World’s largest SWF picks soy as next divestment target

Norway's sovereign fund has exited one of Brazil's largest agribusinesses, the latest in its moves away from assets it deems linked to deforestation.

The Norwegian Government Pension Fund Global is accelerating efforts to dump ag and forestry investments it sees as environmentally risky.

In the latest instalment of the policy, Norway’s $1 trillion sovereign wealth fund divested its stake in SLC Agrícola, one of Brazil’s largest agribusinesses, in which it had initially injected $30.5 million in 2012. The size of its holding then fluctuated from a low of $6.3 million to a high of $35.4 million, reached in Q4 2015. Its stake prior to the exit was valued at $26.9 million.

“The production of soy has been linked to deforestation in Brazil, as previously forested areas are converted to agricultural land,” NGPF said in its annual report, released this month. “Certain land conversion practices can result in increased greenhouse gas emissions, reduced biodiversity, increased water stress and pollution of existing water sources, as well as negative impacts on local communities.”

SLC Agrícola’s holdings cover 323,000 hectares across 15 farms in the states of Mato Grosso, Goiás, Bahia, Piauí, Maranhão and Mato Grosso do Sul. The company is said to have cleared nearly 40,000 hectares of forest since 2011.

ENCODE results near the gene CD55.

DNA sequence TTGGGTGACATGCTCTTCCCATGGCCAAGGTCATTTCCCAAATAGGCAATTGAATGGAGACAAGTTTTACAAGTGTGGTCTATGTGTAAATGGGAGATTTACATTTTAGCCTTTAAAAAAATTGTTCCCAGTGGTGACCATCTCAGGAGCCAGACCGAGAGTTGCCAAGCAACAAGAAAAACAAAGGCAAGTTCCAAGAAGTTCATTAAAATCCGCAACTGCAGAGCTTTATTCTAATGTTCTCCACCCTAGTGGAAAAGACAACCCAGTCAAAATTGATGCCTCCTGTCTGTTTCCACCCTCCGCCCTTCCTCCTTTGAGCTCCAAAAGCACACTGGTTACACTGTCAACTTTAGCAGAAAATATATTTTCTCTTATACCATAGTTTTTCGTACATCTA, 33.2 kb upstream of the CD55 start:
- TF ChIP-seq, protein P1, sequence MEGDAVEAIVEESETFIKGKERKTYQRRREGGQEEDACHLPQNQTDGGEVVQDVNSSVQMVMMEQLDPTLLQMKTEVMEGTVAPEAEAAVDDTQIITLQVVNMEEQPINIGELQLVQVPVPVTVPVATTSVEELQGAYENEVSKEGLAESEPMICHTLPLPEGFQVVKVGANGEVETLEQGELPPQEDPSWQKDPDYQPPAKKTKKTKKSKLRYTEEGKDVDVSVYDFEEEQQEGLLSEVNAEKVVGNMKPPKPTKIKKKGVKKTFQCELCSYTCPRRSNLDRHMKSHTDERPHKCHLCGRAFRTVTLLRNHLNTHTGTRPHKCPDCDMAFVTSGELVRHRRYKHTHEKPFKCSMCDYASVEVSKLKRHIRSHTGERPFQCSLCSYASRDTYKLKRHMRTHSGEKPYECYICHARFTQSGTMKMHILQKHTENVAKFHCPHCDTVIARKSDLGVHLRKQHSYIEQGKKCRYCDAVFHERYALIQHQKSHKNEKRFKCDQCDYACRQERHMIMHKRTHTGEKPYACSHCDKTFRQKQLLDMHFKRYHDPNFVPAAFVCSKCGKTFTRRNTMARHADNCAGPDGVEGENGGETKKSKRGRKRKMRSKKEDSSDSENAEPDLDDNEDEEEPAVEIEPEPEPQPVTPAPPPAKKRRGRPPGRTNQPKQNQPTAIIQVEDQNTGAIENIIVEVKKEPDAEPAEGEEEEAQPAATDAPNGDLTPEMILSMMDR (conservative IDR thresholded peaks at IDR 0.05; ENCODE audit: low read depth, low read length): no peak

The move comes after the fund took a strong stance against palm oil producers, exiting 29 companies between 2012 and 2015. It then broadened its scrutiny to pulp and paper producers, four of which got dropped from its portfolio in 2016. NGPF’s divestment from a soy business on environmental grounds is its first.

“When assessing companies, we consider the geographical footprint of their operations, the percentage of the business linked to the production of soy and other agricultural commodities, documented land conversion activities and the percentage of their operations certified by the Round Table [a standard of sustainability],” the fund said.